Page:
ABBEVILLE — The Vermilion Parish Police Jury followed the recommendation of attorney Paul Moresi on Monday and agreed to pay the cities of Abbeville and Kaplan about $20,000 for the cost of housing juvenile prisoners.

The action was taken as the parish appeals a ruling by the 15th Judicial District Court that said it had to pay the fees on a permanent basis. The court covers Vermilion, Acadia and Lafayette parishes.

Moresi said the ruling came down after the Police Jury contested paying the juvenile incarceration fees because it felt the cities were responsible for youths ordered to jail by city judges.

The jury agreed to pay the fees after the two cities agreed to reimburse the parish if they lost an appeal in Louisiana’s 3rd Circuit Court of Appeal based in Lake Charles.

The appellate court covers Vermilion, Lafayette, Acadia, Evangeline, St. Landry, Iberia, St. Martin, Allen, Avoyelles, Beauregard, Calcasieu, Cameron, Catahoula, Natchitoches, Sabine, Vernon, Concordia, Grant, Jefferson Davis, LaSalle and Rapides parishes.

“It is prudent that the parish pay the bill in the meantime for the system to continue to operate,” Moresi said. “But we still feel it is unfair to have to pay juvenile detention fees in cases where city judges ordered the detention of juveniles.”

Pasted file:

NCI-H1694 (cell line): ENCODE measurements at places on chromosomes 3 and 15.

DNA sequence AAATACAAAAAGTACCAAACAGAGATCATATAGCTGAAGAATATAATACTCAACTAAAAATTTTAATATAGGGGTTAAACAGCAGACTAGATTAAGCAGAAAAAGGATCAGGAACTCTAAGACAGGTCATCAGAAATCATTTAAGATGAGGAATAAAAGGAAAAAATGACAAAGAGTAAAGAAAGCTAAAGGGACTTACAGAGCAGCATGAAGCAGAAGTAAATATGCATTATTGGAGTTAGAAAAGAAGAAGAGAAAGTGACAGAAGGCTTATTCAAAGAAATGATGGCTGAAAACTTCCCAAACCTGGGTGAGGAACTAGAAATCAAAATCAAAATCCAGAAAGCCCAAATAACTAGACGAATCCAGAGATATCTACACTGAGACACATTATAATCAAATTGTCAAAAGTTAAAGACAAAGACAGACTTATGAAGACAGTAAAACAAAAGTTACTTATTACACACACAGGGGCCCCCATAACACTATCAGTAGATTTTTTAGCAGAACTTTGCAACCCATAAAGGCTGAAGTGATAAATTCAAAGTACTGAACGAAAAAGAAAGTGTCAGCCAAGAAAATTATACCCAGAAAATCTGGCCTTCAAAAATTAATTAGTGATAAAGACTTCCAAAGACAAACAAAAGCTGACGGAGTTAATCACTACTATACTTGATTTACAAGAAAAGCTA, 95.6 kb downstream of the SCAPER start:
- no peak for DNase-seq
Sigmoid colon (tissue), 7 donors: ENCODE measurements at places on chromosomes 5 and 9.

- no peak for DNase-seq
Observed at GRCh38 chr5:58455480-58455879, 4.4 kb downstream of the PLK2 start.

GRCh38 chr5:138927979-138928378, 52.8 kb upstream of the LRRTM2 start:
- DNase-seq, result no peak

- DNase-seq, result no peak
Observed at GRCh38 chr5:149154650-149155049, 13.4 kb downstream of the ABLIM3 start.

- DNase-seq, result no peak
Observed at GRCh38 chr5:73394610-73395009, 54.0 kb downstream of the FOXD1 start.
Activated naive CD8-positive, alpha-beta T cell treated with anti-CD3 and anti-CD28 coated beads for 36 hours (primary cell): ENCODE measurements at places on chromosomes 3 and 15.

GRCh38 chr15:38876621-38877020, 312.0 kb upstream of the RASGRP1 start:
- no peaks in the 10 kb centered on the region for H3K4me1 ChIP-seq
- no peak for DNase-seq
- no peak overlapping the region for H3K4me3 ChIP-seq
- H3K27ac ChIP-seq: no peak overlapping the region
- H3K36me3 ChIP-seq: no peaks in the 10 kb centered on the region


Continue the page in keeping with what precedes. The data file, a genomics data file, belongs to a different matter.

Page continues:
In other business Monday, the jury acknowledged juror Ron Darby for being named president of the state Police Jury Association Black Caucus on Friday during a special reception in his honor.

Jury President Wayne Touchet said he and Darby came on the jury together and worked closely on many parish projects, but this achievement was very special.

“Ron has gone to all the meetings and been very active for many years,” he said. “We are all very proud of Ron, and this is not only an honor for him but the entire parish.”

Darby said he was extremely honored to have many parish dignitaries and jury officials at his reception, but he also said he was looking forward to having a positive impact not only on Vermilion but the entire state.

“The black caucus is organized through the police jury association with black elected officials from across the state,” he said. “In many cases, the areas we represent are infested with poverty and crime, and we all strive to find resolutions to legislate to build better communities for everyone.”